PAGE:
A peer-reviewed study has shown that DetectR, a clustered regularly interspaced short palindromic repeats (CRISPR)-based diagnostic from Mammoth Biosciences, South San Francisco, Calif, is effective at detecting SARS-CoV-2 from respiratory swab RNA extracts in less than 45 minutes.1
The study contains the first peer-reviewed data using CRISPR diagnostics for covid-19, with the largest set of patient samples to date. CRISPR offers a faster, lower-cost, and visual alternative to traditional quantitative reverse transcription polymerase chain reaction (qRT-PCR) assays, which have a typical turnaround time of at least 24 hours.
The new test delivers results visually on a lateral-flow test strip, similar to a home pregnancy test, and does not require a laboratory setting—it can be performed with portable heat blocks and readily available ‘off-the-shelf’ reagents and disposable lateral-flow test strips. The assay offers similar levels of sensitivity and specificity to qRT-PCR tests, with 95% positive predictive agreement and 100% negative predictive agreement.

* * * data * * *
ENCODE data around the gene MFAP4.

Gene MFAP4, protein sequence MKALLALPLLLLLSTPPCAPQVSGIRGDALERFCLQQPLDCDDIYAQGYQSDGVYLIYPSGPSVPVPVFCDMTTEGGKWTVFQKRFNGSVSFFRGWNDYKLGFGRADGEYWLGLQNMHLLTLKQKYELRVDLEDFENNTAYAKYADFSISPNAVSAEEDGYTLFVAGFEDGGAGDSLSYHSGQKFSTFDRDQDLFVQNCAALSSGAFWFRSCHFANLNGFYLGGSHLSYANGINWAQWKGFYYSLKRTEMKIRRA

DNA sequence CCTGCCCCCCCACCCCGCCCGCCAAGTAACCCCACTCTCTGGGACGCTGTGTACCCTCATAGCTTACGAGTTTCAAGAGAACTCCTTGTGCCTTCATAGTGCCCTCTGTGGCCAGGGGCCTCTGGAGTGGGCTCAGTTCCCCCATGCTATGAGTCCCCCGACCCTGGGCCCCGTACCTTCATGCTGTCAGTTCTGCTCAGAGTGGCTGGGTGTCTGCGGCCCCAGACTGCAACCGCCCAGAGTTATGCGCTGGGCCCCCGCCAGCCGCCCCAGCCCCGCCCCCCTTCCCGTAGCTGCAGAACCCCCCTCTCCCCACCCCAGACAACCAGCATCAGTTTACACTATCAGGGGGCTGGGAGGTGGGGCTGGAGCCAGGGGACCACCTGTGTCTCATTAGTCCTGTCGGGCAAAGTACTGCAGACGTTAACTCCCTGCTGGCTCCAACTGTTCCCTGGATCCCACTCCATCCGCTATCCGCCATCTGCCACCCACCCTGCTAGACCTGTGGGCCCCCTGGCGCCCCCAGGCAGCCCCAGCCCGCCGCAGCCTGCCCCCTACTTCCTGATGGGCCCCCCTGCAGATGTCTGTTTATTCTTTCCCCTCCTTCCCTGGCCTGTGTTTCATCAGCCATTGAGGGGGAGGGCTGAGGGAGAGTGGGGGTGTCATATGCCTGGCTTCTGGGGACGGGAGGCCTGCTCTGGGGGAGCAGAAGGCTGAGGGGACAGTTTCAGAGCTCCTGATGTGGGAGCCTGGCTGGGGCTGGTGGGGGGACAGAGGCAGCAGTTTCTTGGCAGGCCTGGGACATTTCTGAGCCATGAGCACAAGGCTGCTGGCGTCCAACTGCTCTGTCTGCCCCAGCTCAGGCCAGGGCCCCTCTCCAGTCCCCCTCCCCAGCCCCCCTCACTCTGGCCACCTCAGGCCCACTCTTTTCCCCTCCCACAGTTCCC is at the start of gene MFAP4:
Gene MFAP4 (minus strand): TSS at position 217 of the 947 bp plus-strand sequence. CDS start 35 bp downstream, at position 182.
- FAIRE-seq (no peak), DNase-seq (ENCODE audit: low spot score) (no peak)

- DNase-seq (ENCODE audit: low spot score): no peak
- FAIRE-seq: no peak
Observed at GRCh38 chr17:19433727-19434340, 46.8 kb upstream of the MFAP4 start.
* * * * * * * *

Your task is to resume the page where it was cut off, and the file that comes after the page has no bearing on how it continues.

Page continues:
“We need faster, more accessible, and scalable diagnostics. The point-of-care testing space is ripe for disruption, and CRISPR diagnostics have the potential to bring reliable testing to the most vulnerable environments,” says Janice Chen, PhD, chief technology officer at Mammoth Bioscieces. “Because CRISPR can be programmed to detect any DNA or RNA sequence, we have been able to reconfigure our DetectR platform within days to detect the SARS-CoV-2 virus from one of the first confirmed cases in the United States.”
For more information, visit Mammoth Biosciences.
1. Broughton JP, Deng X, Yu G, et al. CRISPR-Cas12-based detection of SARS-CoV-2. Nat Biotechnol. Epub April 16, 2020; doi: 10.1038/s41587-020-0513-4.